“Lif and Lifthrasir will hide themselves in Mimir’s wood,” said Vafthrudni. “They will survive on morning dews; such food shall men then find.”

“How will the sun return to the smooth back of the sky after Fenrir has snatched it from its place?” asked Odin.

“Sol, the beaming elf, shall bear a bright daughter before Fenrir snatches her from the sky,” said Vafthrudni. “The maiden will tread her mother’s path when the gods have gone to death.”

Which maidens, so wise of mind, will fare forth over the sea?” asked Odin.

“The maidens shall pass over Mogthrasir’s hill, and they will be followed by three throngs,” said Vafthrudni. “They will protect the dwellers on earth, though they are the descendants of the giants.”

“Who will rule the realm of the gods after the fires of Surt have sunk down?” asked Odin.

“Vidar and Vali shall dwell In the land of the gods after the fires of Surt die down,” said Vafthrudni. “His sons Modi and Magni shall have Mjollnir after Thor the hurler falls in battle.”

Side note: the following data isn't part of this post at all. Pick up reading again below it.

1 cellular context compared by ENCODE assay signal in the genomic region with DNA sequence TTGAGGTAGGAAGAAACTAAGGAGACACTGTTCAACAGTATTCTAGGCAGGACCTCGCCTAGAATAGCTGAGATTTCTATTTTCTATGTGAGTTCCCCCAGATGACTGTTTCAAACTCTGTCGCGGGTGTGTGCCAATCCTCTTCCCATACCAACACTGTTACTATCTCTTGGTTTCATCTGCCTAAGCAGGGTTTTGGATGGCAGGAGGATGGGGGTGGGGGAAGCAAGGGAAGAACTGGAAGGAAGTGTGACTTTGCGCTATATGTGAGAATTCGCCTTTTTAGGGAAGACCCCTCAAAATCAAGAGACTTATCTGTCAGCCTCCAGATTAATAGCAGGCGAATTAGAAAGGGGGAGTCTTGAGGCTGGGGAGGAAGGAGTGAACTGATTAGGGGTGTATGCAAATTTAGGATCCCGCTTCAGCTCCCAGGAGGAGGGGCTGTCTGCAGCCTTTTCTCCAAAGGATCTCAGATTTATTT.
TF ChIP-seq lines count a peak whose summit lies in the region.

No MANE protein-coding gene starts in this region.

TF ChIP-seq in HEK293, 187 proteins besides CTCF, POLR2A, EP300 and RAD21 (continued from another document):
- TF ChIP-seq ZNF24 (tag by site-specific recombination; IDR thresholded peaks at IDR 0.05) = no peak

“What shall be the doom of Odin, when the gods are destroyed?” asked Odin.

“The wolf shall fell the father of men, and his son Vidar will avenge avenge him,” said Vafthrudni. “He shall tear apart its terrible jaws, and so doing, slay the wolf.”

“What did Odin himself whisper in the ear of his son, before Balder was burned in the bale-fire?” Odin asked.

“No man knows what you said in the ear of your son,” said Vafthrudni.
“With fated mouth, I have told you of the fall of the gods, and given you tales of old. Now have I striven with Odin in knowledge, and ever the wiser you are.”

Posted in writing | Tagged , , , , , , , , , , , , , , , , , , , , , , , , , , , , , | Leave a comment